//Highton block where Bean Squeeze proposal was rejected sold to developers

Highton block where Bean Squeeze proposal was rejected sold to developers

Highton bean squeeze application

Scores of residents fought a proposal by Bean Squeeze to create a drive-through coffee outlet in Highton. Picture: Mike Dugdale

Having succeeded in blocking a drive-through coffee shop on a busy strip in a planning battle compared to The Castle, Highton residents may face a bigger development on their doorstep.

A double block at 78-80 Barrabool Road, Highton, was central to a three-year battle against a proposed Bean Squeeze outlet that ended in 2019 when proponents withdrew their appeal to VCAT.

Geelong councillors had voted unanimously in 2018 to ignore the planning department’s support for the proposal, subject to conditions, following a vocal community campaign led by members of the Highton Senior Citizens Centre.

Houses at 78 and 80 Barrabool Road, Highton sold for $1.492m

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The 1259sq m site, presently home to two houses, sold for $1.492m at auction on Saturday.

Three bidders participated in the auction of the property with frontages to Barrabool Road and Montague Street, all looking to unlock the development potential of the site opposite Highton Reserve and near Highton Village shopping centre.

The auction attracted potential buyers keen to redevelop the properties for a residential development.

The property earns $38,480 in annual rent in its current format.

But the real value lies in the zoning.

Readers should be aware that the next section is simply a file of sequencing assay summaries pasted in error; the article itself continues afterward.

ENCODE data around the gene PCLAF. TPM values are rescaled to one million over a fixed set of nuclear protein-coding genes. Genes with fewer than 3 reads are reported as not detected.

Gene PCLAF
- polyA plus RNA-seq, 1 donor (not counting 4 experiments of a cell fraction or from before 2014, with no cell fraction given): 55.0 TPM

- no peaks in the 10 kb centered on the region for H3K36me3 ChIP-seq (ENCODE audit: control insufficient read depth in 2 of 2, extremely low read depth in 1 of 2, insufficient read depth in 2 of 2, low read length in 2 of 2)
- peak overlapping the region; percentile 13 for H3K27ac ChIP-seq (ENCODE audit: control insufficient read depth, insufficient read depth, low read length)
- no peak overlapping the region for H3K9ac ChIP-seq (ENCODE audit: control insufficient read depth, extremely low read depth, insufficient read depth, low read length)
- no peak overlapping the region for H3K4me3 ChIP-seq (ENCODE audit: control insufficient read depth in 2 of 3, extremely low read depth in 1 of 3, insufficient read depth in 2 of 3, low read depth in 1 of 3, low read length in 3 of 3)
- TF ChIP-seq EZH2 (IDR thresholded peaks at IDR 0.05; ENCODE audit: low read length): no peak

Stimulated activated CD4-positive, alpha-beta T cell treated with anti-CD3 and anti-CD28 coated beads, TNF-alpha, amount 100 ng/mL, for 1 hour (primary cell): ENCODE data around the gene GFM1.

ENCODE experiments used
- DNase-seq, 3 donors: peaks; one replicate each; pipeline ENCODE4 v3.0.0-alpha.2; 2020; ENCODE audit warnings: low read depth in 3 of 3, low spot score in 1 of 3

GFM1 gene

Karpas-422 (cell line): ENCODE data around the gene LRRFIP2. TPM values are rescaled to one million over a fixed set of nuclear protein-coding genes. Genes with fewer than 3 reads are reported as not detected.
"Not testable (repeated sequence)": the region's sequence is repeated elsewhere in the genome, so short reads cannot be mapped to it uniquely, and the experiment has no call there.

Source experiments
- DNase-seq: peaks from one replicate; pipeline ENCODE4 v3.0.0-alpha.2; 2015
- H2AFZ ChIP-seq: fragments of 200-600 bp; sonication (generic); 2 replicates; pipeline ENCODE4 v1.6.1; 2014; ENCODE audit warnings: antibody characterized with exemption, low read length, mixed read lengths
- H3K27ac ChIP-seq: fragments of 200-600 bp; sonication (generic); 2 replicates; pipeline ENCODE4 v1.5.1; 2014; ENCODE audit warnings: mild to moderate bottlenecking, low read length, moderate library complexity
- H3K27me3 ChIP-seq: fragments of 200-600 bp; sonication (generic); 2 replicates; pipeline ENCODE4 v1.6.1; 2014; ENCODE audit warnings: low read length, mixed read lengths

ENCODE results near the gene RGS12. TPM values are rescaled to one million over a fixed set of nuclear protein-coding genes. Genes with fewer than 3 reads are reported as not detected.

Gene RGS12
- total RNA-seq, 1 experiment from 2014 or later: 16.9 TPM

The site falls in an Increased Housing Diversity Area where the General Residential Zone Schedule 4 (GRZ4) allows a maximum building height of 11 metres and 3 storeys.

The zone also allows for a maximum site coverage of 70 per cent, while stipulating minimum allowance of private open space for individual residences.

Ray White agent Adam Natonewski said all the buyers were looking at the property from a residential perspective.

That means a multistorey apartment complex or at least multiple townhouse dwellings could be possible on the site.

That prospect attracted a host of developers to size up the property.

The eventual buyer was bidding over the phone through his children on site, while the underbidder was Geelong builder Paul Malishev.

Ray White, Highton agent Adam Natonewski said residential or commercial development and landbanking was available to the buyers.

The buyer was bidding over the phone.

“I think all the buyers were looking from a residential perspective, rather than any commercial opportunity,” he said.

The development potential included high density units, he said.

Bidding opened at $1m, which was the combined purchase price of the separate properties in 2016.

Builder, Paul Malishev, right, was the underbidder.

In their unanimous 8-0 vote against the coffee shop — two doors up from a drive-through bottle shop — Geelong councillors cited impacts on traffic, noise, amenity, neighbourhood character and the adjacent Highton Seniors Community Centre as factors in their decision.

Then-mayor Bruce Harwood invoked the one of the most famous lines from Australian movie The Castle in rejecting the proposal, according to a report from the Addy at the time.

“It is a classic Darryl Kerrigan situation: ‘tell them they’re dreaming’,” he said.

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